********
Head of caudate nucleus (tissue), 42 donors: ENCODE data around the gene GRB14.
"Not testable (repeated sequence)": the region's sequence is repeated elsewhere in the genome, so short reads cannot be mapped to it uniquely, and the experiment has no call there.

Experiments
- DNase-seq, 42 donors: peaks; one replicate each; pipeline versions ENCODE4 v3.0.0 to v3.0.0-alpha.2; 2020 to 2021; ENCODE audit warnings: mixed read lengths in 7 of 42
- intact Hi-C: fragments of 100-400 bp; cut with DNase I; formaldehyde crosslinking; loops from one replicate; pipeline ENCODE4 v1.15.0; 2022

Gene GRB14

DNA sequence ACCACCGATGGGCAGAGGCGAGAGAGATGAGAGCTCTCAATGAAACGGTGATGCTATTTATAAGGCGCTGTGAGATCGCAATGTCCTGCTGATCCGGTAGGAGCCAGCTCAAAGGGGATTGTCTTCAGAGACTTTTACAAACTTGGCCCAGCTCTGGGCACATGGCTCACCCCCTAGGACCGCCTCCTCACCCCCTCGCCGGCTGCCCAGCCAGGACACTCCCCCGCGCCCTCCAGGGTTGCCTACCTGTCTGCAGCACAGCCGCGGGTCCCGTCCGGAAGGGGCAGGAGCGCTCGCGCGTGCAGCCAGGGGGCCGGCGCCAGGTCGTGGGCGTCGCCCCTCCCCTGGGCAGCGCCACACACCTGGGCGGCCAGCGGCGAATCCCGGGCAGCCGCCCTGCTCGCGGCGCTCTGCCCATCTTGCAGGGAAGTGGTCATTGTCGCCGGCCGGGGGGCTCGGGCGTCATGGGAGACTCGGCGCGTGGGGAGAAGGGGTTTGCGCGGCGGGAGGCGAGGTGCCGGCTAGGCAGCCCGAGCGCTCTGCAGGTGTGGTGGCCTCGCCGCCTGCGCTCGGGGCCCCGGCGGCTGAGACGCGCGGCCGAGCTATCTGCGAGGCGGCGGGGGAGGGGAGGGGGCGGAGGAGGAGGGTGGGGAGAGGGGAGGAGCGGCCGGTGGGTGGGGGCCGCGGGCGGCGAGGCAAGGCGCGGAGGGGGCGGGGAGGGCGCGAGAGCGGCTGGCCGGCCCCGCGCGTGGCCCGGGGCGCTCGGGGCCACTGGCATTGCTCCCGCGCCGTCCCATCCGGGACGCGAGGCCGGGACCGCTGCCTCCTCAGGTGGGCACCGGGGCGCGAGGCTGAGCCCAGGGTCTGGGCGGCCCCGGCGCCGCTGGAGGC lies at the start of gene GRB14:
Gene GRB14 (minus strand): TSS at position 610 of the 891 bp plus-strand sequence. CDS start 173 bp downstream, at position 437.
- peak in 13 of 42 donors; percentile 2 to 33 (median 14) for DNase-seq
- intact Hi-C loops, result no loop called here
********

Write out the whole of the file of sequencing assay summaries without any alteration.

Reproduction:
Head of caudate nucleus (tissue), 42 donors: ENCODE data around the gene GRB14.
"Not testable (repeated sequence)": the region's sequence is repeated elsewhere in the genome, so short reads cannot be mapped to it uniquely, and the experiment has no call there.

Experiments
- DNase-seq, 42 donors: peaks; one replicate each; pipeline versions ENCODE4 v3.0.0 to v3.0.0-alpha.2; 2020 to 2021; ENCODE audit warnings: mixed read lengths in 7 of 42
- intact Hi-C: fragments of 100-400 bp; cut with DNase I; formaldehyde crosslinking; loops from one replicate; pipeline ENCODE4 v1.15.0; 2022

Gene GRB14

DNA sequence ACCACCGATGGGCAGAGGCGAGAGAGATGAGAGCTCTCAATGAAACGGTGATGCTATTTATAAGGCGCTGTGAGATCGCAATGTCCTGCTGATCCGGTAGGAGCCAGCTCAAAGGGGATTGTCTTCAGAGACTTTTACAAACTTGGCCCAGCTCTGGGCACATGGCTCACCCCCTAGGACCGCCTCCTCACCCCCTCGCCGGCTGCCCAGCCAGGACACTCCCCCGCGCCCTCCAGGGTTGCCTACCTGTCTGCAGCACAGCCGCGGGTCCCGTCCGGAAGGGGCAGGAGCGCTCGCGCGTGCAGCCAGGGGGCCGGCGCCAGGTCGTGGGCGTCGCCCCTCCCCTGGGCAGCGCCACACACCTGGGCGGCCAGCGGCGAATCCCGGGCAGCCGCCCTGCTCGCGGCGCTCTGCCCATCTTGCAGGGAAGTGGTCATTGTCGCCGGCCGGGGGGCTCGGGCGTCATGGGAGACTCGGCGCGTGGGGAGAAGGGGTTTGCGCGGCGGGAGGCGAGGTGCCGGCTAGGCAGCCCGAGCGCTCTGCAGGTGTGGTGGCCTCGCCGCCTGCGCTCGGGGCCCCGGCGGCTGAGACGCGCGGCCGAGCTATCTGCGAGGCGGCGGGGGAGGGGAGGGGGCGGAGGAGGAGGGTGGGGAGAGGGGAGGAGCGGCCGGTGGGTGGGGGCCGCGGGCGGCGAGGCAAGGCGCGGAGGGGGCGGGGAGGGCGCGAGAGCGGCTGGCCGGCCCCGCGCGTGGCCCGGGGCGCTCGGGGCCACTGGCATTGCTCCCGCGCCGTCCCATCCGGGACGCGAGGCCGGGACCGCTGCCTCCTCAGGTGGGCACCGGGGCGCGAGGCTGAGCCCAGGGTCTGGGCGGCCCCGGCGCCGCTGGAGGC lies at the start of gene GRB14:
Gene GRB14 (minus strand): TSS at position 610 of the 891 bp plus-strand sequence. CDS start 173 bp downstream, at position 437.
- peak in 13 of 42 donors; percentile 2 to 33 (median 14) for DNase-seq
- intact Hi-C loops, result no loop called here